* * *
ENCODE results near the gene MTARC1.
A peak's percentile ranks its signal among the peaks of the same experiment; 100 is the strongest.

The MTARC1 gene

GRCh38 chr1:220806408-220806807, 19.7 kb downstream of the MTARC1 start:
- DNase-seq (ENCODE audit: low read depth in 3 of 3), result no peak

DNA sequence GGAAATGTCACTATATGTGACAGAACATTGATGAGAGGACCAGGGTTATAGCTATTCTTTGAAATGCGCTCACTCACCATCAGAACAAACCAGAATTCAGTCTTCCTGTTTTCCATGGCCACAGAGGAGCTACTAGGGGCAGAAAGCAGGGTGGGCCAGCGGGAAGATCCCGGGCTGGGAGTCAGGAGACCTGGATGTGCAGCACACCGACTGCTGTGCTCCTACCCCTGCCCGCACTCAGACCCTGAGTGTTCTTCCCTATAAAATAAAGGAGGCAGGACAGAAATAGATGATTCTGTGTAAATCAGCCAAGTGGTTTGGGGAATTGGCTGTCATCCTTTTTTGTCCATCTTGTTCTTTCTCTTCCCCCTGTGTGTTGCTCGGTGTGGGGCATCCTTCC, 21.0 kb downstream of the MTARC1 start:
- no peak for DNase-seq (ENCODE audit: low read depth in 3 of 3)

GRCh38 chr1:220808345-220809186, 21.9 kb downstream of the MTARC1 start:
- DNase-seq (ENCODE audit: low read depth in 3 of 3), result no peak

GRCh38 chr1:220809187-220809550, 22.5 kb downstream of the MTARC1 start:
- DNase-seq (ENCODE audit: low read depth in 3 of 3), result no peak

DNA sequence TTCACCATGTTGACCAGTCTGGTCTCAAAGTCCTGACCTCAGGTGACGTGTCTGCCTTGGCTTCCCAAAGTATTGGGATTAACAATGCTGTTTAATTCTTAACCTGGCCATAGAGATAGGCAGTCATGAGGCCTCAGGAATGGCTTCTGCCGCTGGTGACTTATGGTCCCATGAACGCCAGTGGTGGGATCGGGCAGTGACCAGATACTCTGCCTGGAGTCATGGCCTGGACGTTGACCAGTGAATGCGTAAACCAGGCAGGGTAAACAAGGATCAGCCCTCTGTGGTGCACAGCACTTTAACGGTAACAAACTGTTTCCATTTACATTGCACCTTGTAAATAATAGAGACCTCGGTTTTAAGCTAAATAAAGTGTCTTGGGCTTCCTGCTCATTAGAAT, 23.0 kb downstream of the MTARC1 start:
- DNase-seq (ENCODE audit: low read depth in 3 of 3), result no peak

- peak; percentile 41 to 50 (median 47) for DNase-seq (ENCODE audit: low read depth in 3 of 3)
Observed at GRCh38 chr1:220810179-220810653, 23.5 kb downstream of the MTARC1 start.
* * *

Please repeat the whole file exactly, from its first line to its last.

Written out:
ENCODE results near the gene MTARC1.
A peak's percentile ranks its signal among the peaks of the same experiment; 100 is the strongest.

The MTARC1 gene

GRCh38 chr1:220806408-220806807, 19.7 kb downstream of the MTARC1 start:
- DNase-seq (ENCODE audit: low read depth in 3 of 3), result no peak

DNA sequence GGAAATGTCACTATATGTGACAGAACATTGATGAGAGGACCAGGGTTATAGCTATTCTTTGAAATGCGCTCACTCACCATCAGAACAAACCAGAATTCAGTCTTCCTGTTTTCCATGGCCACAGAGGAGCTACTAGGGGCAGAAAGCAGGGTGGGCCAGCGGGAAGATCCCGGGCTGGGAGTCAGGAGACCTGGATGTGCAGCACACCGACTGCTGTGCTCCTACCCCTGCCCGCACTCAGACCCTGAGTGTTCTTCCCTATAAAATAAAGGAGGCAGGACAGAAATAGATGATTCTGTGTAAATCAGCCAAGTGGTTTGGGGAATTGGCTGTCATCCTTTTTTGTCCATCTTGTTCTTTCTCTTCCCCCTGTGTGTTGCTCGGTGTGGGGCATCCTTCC, 21.0 kb downstream of the MTARC1 start:
- no peak for DNase-seq (ENCODE audit: low read depth in 3 of 3)

GRCh38 chr1:220808345-220809186, 21.9 kb downstream of the MTARC1 start:
- DNase-seq (ENCODE audit: low read depth in 3 of 3), result no peak

GRCh38 chr1:220809187-220809550, 22.5 kb downstream of the MTARC1 start:
- DNase-seq (ENCODE audit: low read depth in 3 of 3), result no peak

DNA sequence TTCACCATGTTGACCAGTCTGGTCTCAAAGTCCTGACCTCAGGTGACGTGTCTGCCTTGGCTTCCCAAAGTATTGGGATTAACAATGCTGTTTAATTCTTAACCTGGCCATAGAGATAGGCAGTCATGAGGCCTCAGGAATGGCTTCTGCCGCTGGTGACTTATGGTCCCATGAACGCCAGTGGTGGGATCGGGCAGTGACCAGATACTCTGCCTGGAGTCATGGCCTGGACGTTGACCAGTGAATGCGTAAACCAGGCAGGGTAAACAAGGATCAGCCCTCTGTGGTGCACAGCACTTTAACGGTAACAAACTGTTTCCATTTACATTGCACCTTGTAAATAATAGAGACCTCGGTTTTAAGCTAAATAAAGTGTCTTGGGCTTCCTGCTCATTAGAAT, 23.0 kb downstream of the MTARC1 start:
- DNase-seq (ENCODE audit: low read depth in 3 of 3), result no peak

- peak; percentile 41 to 50 (median 47) for DNase-seq (ENCODE audit: low read depth in 3 of 3)
Observed at GRCh38 chr1:220810179-220810653, 23.5 kb downstream of the MTARC1 start.